Restructured to meet digital economy challenges

Rais Hussin says people are ultimately the drivers of digital transformation.

MALAYSIA Digital Economy Corporation (MDEC) underwent organisational restructuring to reinvent its role as the leader of Malaysia’s digital economy.

MDEC appointed four industry trailblazers to its board of directors and further affirmed its commitment towards delivering more for less at speed, addressing disruption of the new norm and improving its standard of governance.

Recognising that digital transformation and adoption was crucial to capitalise on new opportunities, MDEC said in a statement that it was confident the new leadership structure would enable mass outreach and achieve its vision of Malaysia 5.0 –- a people-first society in the age of 4IR technology.

The reinvented MDEC will introduce four strategic focus areas –- Digital MDEC, Digitally Powered Businesses, Digital Investments and Digitally Skilled Malaysians -– driven by a newly-constituted MDEC operating council comprising five divisions: Strategy; Adoption (Demand); Industry (Supply); Investment and Brand; as well as Skills and Jobs.

MDEC said that implementing the right, lean, new leadership structure was key to executing at speed, expanding mass outreach and creating a measurable socio-economic impact in a digital-first future.

Digital MDEC will prioritise strategic national alignment and the complete digitalisation of all MDEC’s processes and services.

It will also implement recommendations from the holistic governance review.

Digitally Powered Businesses will drive two specific thrusts -– driving digital adoption among businesses and scaling digital industry players.

Digital Investments aim to attract investments in the catalytic digital-tech sectors and 4IR technologies.

The main thrust of Digitally Skilled Malaysians will be on reskilling, job matching and the sharing (gig) economy.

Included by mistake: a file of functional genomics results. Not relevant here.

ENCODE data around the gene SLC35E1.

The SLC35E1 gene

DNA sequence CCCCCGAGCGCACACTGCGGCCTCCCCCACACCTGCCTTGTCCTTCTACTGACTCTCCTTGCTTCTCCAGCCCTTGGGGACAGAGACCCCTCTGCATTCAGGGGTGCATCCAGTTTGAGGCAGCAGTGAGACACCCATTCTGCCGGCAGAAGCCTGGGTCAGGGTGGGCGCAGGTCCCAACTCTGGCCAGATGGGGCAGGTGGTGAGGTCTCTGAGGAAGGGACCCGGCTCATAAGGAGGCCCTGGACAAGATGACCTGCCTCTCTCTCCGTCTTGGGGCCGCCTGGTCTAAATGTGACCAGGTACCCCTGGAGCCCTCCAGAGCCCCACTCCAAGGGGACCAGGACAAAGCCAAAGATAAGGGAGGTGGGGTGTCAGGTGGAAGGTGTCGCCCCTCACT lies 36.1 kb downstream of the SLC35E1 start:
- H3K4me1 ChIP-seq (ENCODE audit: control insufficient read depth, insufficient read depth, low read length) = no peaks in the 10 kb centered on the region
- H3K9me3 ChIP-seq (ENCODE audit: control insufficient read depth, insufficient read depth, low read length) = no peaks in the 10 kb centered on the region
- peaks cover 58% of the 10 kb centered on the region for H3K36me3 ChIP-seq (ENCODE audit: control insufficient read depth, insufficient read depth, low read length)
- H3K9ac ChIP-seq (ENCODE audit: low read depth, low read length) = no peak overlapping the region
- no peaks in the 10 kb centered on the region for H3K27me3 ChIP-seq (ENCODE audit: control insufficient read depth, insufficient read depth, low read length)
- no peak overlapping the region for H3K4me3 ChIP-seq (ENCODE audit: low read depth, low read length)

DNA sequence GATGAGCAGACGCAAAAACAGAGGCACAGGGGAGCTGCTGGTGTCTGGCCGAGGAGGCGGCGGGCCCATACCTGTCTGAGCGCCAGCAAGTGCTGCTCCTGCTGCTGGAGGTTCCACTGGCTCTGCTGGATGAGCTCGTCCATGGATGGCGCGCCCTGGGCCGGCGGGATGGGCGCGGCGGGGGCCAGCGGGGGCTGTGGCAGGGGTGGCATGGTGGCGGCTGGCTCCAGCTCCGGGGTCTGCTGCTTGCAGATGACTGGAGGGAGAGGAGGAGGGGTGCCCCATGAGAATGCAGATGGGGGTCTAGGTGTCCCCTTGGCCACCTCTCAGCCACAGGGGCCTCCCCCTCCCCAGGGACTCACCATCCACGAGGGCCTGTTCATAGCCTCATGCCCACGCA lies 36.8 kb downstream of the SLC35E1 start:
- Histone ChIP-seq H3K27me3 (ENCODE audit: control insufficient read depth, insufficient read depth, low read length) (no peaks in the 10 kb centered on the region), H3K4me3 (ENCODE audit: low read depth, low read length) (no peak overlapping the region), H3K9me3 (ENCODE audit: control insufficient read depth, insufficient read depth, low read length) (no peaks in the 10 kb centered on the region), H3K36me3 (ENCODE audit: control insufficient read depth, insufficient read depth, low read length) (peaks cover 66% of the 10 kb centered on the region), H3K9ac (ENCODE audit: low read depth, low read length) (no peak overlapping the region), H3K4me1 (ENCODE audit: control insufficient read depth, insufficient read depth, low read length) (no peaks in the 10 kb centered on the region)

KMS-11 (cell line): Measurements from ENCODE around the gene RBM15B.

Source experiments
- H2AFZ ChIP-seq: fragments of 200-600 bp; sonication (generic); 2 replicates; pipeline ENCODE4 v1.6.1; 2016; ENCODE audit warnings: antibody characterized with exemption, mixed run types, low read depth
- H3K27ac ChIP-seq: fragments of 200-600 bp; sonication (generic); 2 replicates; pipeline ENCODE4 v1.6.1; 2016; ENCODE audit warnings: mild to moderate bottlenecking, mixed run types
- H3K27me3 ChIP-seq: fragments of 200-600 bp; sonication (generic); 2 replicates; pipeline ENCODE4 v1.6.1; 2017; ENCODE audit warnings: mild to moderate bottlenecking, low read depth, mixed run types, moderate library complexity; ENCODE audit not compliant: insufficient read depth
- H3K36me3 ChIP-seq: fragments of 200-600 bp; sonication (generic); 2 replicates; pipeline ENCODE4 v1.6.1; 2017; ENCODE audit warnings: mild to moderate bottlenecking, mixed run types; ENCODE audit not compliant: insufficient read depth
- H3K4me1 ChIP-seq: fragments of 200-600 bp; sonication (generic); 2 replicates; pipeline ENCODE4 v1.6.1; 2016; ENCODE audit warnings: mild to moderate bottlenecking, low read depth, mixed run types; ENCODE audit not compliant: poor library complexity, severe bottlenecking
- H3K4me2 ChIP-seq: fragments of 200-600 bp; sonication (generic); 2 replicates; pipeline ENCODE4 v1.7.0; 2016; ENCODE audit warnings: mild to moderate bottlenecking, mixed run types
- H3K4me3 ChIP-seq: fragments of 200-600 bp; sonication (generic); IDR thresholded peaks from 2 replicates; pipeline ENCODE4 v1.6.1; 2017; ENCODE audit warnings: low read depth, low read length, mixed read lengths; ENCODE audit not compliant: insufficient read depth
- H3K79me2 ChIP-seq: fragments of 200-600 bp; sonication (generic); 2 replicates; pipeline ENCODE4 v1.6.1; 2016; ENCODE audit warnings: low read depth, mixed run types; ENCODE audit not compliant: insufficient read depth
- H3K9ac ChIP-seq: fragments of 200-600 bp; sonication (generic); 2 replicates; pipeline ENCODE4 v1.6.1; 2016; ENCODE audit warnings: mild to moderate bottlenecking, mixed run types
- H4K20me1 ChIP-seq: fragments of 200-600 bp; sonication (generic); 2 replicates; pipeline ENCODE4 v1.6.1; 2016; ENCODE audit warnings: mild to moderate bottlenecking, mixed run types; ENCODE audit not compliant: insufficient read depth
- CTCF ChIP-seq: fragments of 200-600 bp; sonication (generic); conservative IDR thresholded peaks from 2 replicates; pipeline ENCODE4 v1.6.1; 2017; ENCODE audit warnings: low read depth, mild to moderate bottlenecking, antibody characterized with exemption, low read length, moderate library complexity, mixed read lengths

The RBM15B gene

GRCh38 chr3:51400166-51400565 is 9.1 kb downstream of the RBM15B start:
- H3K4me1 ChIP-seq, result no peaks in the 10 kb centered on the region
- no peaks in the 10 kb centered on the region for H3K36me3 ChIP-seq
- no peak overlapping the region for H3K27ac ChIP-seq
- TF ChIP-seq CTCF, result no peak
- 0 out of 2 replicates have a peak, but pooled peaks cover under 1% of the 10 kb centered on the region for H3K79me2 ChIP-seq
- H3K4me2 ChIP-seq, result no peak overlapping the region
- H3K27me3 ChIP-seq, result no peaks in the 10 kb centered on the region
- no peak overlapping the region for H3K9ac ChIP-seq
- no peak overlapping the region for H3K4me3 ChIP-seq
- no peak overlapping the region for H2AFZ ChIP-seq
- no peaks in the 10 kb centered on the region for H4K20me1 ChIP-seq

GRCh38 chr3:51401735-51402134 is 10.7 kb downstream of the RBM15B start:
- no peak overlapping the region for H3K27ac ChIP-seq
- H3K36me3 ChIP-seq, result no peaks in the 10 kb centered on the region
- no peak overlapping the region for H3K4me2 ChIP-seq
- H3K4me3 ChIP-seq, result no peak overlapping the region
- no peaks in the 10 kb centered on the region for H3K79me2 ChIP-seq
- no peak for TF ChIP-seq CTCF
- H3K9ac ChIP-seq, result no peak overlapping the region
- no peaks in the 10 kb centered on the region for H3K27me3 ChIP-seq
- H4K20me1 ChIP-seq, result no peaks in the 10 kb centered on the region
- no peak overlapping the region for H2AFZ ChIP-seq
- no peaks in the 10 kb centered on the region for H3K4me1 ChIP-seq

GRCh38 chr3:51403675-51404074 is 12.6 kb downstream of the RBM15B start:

Together, the four strategic focus areas and five divisions will be instrumental in firmly establishing Malaysia as the “Heart of Digital Asean.”

“We are entering the second decade of the 21st century and we will have to face the massive impact of escalating digital transformation and the 4IR, ” said MDEC chairman Datuk Dr Rais Hussin Mohamed Ariff.

“It questions our existing culture, ways of thinking and doing, communicating and governance and management models.

“However, people are ultimately the drivers of digital transformation.

“I envision a Malaysia that places society at the centre of 4IR technology, and this reinvention of MDEC will help us make the vision of Malaysia 5.0 a reality, ” he added.

With the four strategic focus areas and cross-division agile teams, MDEC expects to break down silos and drive both synergies and efficiencies across teams.

“This reinvention will enable us to execute more with speed, places us in a better position to support the people, industry, investors and government, and addresses significant lapses in our governance, ” said MDEC chief executive officer Surina Shukri.

“We are on the path of change and there is no looking back.

“Disruption and change are the new normal.

“We must advocate the transformative opportunities it offers and reinvent ourselves accordingly to meet the demands of the new digital frontier, ” she noted.

Malaysia is on track to achieve its bold aspiration to become the Heart of Digital Asean.

The country ranks eighth within the Asia-Pacific region in the Global Innovation Index 2020, which ranks the innovation capacities of 131 economies in the world, and 11th in Startup Genome’s Global Startup Ecosystem Report 2020, which ranks the top 140 startup ecosystems globally.

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